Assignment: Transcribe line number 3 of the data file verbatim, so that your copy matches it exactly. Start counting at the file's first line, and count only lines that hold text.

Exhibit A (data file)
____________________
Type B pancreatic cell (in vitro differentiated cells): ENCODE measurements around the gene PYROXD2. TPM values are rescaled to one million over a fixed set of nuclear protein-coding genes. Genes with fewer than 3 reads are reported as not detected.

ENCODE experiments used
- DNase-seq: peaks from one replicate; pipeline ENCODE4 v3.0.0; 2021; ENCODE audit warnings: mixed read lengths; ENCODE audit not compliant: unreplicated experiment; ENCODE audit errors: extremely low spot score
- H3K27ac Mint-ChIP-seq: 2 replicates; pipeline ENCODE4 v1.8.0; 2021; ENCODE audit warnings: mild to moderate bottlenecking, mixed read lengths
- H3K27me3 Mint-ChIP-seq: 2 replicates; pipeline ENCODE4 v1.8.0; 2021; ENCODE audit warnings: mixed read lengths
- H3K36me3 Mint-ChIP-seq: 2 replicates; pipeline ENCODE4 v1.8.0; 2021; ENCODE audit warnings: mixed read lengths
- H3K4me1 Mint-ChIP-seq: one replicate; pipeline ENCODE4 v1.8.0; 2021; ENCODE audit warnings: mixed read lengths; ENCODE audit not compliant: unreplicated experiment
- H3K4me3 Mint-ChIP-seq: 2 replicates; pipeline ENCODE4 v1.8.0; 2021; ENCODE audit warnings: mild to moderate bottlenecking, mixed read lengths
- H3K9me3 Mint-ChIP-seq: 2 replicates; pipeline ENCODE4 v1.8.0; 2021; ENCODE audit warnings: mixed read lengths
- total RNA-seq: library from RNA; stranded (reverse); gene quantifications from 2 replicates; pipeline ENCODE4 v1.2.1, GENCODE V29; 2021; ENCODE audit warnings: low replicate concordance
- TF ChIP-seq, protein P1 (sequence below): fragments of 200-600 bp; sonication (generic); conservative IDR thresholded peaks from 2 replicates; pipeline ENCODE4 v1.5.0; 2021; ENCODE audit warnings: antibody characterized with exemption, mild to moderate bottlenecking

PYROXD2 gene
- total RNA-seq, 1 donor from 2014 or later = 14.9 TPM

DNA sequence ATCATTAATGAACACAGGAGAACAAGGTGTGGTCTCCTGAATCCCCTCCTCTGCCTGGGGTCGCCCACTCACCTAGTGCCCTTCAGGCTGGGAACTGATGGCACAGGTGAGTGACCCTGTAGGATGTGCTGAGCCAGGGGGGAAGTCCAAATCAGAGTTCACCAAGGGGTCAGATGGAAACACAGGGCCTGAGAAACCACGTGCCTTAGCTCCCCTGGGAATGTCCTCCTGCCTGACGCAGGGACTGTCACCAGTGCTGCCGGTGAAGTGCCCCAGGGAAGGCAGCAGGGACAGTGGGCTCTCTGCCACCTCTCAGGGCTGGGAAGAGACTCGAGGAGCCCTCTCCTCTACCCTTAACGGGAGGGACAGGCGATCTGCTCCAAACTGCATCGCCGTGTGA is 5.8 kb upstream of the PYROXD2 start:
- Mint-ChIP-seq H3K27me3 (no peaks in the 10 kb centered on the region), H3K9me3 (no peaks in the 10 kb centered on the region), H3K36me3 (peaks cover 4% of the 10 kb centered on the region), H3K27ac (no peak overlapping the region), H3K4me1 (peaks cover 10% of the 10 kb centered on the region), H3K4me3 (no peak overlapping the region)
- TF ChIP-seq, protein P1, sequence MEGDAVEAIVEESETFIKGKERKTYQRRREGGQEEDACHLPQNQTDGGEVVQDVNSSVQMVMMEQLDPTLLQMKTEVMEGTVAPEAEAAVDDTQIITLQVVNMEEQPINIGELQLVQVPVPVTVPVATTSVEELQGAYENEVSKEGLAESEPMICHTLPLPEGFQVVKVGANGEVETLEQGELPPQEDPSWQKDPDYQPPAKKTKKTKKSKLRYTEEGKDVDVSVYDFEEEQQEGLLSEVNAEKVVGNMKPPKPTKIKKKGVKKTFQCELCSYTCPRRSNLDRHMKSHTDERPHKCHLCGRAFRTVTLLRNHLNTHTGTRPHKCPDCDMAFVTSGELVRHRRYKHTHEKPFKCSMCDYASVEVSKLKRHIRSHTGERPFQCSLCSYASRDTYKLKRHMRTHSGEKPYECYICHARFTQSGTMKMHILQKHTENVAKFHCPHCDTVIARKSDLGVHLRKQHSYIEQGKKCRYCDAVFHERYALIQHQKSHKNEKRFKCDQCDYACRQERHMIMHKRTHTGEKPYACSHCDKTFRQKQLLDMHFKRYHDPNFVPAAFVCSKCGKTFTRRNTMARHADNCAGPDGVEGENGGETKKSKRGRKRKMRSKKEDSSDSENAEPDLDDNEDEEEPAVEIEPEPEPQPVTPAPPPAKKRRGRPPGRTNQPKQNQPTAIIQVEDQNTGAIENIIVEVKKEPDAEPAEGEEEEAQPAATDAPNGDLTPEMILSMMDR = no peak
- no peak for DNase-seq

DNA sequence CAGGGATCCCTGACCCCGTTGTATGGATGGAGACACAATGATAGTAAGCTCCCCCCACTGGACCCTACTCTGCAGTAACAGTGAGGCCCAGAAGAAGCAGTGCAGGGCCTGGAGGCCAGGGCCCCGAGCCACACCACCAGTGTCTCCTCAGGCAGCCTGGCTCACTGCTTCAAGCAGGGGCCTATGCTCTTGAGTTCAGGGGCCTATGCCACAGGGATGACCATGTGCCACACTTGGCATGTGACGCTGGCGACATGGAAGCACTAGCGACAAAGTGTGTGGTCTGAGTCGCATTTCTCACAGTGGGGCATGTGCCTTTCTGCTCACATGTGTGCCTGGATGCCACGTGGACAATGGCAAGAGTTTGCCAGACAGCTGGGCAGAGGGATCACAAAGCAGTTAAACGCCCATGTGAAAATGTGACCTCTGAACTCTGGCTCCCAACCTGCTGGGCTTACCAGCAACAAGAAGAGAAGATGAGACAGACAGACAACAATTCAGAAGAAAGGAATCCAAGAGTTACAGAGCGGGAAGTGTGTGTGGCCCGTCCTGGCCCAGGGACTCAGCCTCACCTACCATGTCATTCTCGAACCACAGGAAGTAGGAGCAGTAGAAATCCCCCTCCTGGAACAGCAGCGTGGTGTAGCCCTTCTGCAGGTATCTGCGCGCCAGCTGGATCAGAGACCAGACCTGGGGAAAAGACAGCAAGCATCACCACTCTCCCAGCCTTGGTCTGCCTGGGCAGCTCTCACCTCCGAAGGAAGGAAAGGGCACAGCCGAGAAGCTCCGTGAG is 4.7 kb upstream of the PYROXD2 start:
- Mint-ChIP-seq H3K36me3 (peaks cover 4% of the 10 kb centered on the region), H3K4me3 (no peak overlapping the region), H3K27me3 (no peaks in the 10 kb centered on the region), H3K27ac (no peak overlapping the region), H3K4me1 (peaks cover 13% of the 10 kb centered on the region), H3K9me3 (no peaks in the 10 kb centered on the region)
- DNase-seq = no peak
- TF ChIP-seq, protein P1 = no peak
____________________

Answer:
- DNase-seq: peaks from one replicate; pipeline ENCODE4 v3.0.0; 2021; ENCODE audit warnings: mixed read lengths; ENCODE audit not compliant: unreplicated experiment; ENCODE audit errors: extremely low spot score